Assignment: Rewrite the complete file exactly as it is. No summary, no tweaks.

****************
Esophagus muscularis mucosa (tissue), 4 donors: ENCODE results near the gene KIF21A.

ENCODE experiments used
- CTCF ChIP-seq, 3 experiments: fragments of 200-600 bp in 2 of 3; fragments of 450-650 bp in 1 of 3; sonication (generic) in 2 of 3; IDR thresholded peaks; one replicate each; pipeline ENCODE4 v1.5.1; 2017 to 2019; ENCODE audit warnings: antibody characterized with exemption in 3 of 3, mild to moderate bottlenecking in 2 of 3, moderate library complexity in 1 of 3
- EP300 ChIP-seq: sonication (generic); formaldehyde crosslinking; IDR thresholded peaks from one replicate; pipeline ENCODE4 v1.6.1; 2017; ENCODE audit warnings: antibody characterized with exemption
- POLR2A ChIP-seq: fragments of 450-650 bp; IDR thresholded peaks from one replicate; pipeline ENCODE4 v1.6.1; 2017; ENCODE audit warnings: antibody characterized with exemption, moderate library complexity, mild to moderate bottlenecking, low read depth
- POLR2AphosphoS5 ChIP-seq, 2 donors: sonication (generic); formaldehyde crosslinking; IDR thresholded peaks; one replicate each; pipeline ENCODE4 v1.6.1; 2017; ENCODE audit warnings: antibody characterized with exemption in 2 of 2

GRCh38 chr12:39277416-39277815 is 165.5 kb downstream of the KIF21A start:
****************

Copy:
Esophagus muscularis mucosa (tissue), 4 donors: ENCODE results near the gene KIF21A.

ENCODE experiments used
- CTCF ChIP-seq, 3 experiments: fragments of 200-600 bp in 2 of 3; fragments of 450-650 bp in 1 of 3; sonication (generic) in 2 of 3; IDR thresholded peaks; one replicate each; pipeline ENCODE4 v1.5.1; 2017 to 2019; ENCODE audit warnings: antibody characterized with exemption in 3 of 3, mild to moderate bottlenecking in 2 of 3, moderate library complexity in 1 of 3
- EP300 ChIP-seq: sonication (generic); formaldehyde crosslinking; IDR thresholded peaks from one replicate; pipeline ENCODE4 v1.6.1; 2017; ENCODE audit warnings: antibody characterized with exemption
- POLR2A ChIP-seq: fragments of 450-650 bp; IDR thresholded peaks from one replicate; pipeline ENCODE4 v1.6.1; 2017; ENCODE audit warnings: antibody characterized with exemption, moderate library complexity, mild to moderate bottlenecking, low read depth
- POLR2AphosphoS5 ChIP-seq, 2 donors: sonication (generic); formaldehyde crosslinking; IDR thresholded peaks; one replicate each; pipeline ENCODE4 v1.6.1; 2017; ENCODE audit warnings: antibody characterized with exemption in 2 of 2

GRCh38 chr12:39277416-39277815 is 165.5 kb downstream of the KIF21A start: